And though I am getting angrier, I am also getting more adept at stuffing the anger back down my throat. In addition, I don't sleep much anymore. I have horrible nightmares in my room when I finally do drift off to sleep. I can feel heat from a fire outside my door and I can smell smoke, but I am trapped inside, the giant storm windows glued into the window frame, and I am too small to break it open and escape. I've been having the same nightmare almost every night for years. I've taken to sleeping in the hallway or stealing into my sister's room and falling asleep on her floor. I believe my room is haunted, but I don't say as much.

I get called sensitive at home and in the neighborhood. At school I simply get called a faggot. I both know and don't know what it means. I know now, as puberty has reared its head, that there is something alluring about any man in a Jockey underwear ad with hairy forearms. But I am blocking that part of my mind that puts two and two together. It's 1985, after all. AIDS barely has been named, and everyone I know casually assumes two guys having sex means they will die.

So, the word "faggot" is, to me, almost a way of people telling me I'd be better off dead. At first, I don't agree. Instead, I seethe. Every day, as I walk home from school, I invent scenarios in my head about the horrible deaths that will befall these boys. I know most of them will lead status quo lives and be boring and unimaginative. I know I don't want to be anywhere near them. I know I want to hold them by their ankles over a bridge and enjoy the sight of them falling hundreds of feet into the foment below.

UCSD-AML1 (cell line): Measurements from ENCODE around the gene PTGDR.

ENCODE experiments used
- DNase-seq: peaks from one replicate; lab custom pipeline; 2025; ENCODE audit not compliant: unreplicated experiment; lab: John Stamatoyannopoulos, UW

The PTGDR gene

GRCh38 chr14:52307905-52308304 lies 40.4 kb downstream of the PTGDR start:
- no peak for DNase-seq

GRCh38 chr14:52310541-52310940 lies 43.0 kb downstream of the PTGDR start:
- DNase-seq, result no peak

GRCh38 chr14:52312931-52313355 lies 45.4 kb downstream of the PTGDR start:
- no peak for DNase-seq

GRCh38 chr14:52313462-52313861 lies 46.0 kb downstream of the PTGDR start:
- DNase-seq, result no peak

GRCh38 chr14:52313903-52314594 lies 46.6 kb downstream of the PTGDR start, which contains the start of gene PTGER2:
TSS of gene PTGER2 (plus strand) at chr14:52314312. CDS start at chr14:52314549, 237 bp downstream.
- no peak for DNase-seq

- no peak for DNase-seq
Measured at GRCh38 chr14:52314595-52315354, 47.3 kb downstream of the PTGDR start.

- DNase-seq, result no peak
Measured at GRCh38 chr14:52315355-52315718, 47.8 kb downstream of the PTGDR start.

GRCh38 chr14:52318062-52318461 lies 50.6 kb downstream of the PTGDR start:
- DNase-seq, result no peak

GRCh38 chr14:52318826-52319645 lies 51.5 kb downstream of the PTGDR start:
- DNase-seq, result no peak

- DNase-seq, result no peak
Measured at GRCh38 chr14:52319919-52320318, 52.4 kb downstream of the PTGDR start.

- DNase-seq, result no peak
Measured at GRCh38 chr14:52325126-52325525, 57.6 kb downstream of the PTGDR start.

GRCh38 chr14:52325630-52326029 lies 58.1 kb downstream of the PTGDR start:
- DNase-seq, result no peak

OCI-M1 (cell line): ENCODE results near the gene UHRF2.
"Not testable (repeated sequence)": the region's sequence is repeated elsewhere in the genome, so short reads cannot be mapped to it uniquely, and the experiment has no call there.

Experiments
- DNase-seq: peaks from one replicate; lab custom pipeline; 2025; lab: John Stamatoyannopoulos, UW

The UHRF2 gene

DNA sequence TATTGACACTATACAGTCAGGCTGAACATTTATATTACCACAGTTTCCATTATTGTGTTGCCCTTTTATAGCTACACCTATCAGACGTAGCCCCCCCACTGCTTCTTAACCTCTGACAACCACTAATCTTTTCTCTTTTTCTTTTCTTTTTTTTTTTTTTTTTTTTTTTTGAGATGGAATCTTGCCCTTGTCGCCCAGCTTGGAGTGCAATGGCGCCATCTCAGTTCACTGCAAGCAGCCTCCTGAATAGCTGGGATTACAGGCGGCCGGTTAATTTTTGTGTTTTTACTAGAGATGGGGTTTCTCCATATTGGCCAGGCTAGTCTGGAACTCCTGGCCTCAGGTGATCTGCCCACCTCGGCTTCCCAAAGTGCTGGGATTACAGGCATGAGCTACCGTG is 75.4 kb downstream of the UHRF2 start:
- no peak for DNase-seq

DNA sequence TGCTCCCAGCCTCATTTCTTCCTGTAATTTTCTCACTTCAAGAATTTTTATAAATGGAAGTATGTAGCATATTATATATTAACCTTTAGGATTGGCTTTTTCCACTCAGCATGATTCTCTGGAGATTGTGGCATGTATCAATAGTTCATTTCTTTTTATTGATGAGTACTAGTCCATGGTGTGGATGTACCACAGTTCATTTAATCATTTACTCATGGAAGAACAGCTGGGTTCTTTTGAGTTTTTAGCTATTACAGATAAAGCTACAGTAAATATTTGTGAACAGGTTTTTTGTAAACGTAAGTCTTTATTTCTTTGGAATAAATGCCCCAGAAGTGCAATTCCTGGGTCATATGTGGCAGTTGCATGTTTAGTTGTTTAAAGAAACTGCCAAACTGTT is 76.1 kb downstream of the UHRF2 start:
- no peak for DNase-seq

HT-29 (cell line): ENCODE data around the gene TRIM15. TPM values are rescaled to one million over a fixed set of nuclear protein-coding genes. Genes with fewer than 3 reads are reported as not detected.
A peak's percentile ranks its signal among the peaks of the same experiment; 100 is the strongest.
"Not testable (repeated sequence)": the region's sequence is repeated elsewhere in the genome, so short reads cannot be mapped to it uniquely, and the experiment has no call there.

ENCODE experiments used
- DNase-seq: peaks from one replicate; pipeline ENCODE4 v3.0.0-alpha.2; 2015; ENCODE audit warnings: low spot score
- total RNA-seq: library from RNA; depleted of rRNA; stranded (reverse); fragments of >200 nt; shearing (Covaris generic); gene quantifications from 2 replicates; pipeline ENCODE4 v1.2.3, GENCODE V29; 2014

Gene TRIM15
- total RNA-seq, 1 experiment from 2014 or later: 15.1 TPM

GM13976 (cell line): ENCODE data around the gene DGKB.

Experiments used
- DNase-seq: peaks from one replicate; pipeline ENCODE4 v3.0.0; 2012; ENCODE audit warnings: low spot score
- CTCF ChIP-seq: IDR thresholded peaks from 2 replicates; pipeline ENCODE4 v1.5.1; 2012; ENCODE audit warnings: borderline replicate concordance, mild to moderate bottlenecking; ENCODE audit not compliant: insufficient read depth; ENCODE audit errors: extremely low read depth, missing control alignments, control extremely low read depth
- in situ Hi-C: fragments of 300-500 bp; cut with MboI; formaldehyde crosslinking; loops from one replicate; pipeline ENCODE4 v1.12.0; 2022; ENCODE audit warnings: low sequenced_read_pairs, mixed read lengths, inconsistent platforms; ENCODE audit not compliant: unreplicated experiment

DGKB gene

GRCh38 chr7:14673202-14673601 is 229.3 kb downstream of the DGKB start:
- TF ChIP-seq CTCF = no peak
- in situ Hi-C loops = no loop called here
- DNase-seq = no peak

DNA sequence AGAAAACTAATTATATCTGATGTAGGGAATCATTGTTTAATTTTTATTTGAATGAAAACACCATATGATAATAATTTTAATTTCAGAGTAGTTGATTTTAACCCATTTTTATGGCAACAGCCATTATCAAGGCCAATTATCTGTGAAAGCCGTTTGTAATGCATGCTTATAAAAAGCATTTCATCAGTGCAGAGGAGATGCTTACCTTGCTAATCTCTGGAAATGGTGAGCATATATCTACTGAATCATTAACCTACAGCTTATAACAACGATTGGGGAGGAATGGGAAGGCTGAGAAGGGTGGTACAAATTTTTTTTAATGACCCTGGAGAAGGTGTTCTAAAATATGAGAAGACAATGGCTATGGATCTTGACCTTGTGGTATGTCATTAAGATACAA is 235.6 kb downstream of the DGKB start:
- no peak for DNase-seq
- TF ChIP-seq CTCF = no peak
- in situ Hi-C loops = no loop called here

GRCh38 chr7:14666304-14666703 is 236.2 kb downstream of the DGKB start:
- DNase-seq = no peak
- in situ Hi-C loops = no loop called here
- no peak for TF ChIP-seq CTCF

"I believe that when the hurting and the pain has gone, we will be strong."

This song is jazz.

It's slow and woozy, as if this is the last song I might hear 20 years from now in a New York City bar where I happen to find myself on a rainy night.

I invent the scene in my head and then begin to write a short story about a man living in an unnamed metropolis whose only solace is going to watch a piano player at a bar.

It's boring and badly punctuated, but I fixate on the escape--of a completely safe place where a person can hide.

It's a common theme in the lame stories I write. I show them to my friend Tina, who is maybe, just maybe, as miserable as I am. She loves them, but often has odd critiques to offer: "Why don't you make that character a book editor?" "I'm not sure I believe this is New York." I may think "Well, yeah. I've never lived there," but I take her comments seriously, and I break out new notebooks and pens and try to figure out how I can make New York real without knowing it. Often, I end up making Portland the setting because it's just easier.

It's fall now and I am feeling more defeated. I want school to end, but I know I have to make it through six more months. I am not sure I can.